2. an organized movement for the attainment of such rights for women.
A response to sexism, which is also known as an institutional barrier within a society that systematically prohibits women from gaining equal status to men.
While humanism may be the equal rights for both men and women, feminism is also significant because women have been historically and cross-culturally subject to being of lesser status than men. Because patriarchy is such a prevalent form of social organization, and because by its very definition it relegates women as less than equal when compared to men, as long as patriarchy exists, feminism exists by necessity.
1. Men can't be feminists.
FALSE. Both men and women can support equal rights for women.
2. All feminists are men-haters.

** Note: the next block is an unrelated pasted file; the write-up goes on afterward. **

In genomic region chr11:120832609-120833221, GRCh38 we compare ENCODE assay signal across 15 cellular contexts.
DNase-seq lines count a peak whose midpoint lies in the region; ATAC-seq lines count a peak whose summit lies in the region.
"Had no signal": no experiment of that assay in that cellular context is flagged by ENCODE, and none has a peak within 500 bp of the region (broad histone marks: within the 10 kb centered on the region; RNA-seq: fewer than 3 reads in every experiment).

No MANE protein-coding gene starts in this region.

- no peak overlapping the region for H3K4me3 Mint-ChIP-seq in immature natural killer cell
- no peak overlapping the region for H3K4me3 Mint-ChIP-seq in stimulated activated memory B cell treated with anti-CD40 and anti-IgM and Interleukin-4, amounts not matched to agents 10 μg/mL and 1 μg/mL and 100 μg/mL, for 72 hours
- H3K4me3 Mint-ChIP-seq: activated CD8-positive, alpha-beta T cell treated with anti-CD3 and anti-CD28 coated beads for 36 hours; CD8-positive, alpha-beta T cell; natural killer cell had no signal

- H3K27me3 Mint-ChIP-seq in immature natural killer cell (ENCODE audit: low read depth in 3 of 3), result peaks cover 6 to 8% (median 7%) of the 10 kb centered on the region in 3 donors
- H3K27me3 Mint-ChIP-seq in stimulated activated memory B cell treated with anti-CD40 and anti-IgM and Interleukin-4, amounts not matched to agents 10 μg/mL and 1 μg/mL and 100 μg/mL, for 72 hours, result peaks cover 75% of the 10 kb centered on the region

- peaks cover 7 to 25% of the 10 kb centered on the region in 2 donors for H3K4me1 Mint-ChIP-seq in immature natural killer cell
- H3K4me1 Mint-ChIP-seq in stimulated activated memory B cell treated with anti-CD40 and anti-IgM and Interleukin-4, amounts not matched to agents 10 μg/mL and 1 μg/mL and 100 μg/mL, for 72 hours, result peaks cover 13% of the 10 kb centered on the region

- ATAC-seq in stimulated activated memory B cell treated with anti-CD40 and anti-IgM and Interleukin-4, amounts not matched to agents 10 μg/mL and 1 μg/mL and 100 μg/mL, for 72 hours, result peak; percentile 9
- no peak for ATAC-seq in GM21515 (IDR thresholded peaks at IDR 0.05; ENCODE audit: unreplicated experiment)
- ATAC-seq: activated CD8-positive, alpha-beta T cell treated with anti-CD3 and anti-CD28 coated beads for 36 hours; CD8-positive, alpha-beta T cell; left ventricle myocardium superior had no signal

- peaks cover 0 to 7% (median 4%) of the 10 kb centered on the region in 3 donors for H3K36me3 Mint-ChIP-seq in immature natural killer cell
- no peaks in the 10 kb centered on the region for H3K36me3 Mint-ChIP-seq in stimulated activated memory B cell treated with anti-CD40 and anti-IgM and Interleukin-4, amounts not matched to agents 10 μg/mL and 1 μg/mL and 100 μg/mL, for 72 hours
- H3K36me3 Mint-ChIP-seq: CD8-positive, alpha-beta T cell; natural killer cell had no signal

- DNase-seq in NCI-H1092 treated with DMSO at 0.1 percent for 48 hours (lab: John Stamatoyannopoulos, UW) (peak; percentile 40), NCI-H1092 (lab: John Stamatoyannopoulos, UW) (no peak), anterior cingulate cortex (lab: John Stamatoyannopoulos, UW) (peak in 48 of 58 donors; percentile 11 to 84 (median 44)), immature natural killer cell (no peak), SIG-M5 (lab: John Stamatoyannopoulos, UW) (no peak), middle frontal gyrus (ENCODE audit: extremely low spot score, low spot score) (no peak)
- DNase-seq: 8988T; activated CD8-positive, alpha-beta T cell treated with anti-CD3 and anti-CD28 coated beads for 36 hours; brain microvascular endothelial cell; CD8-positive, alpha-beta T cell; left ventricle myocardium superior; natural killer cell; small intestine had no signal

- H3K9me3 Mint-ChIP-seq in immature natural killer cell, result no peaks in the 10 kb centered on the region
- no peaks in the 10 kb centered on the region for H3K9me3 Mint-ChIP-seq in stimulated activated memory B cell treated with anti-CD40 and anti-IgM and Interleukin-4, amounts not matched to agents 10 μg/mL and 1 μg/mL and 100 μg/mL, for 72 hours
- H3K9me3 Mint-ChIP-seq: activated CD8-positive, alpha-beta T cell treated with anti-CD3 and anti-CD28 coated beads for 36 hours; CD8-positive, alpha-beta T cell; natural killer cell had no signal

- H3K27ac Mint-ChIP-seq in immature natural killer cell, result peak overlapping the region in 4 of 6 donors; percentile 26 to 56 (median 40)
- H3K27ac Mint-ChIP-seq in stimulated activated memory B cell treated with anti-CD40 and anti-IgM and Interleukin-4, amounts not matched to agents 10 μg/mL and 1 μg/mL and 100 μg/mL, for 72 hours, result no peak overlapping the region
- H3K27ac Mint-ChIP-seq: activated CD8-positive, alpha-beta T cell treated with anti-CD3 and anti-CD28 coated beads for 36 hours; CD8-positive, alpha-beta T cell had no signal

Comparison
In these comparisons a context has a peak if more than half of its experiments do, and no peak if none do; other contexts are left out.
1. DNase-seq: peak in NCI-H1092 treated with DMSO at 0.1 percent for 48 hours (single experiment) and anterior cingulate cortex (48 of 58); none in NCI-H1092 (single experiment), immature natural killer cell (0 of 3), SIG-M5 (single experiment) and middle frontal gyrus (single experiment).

FALSE. Feminists do not necessarily hate men; in fact, most don't.
"that women are in fact human beings with the same basic human rights and needs for self fullfillment as men."
A definition that might seem flat and dumb to the less educated masses who might not consider the short historic period this has been an accepted idea. (some are still arguing.)
There are many challenges yet to conquer for the modern feminist, you need only take a look at the other definitions offered at this very site to get a general feeling for the hassle and dicrimination a woman or man feminist might encounter daily.
First Wave- 1800's-1920's. The passage of the 19th Ammendment is commonly seen as the culminating event of this phase.
Second Wave- 1950's-1980's.This is often seen as the high point of the Women's Movement in the US. The failure of the Equal Rights Ammendment's passage is seen as the endpoint of this period.
Third Wave- 1990's-present. Often seen as a more theoretically-driven phase, sometimes incorrectly referred to as post-feminism.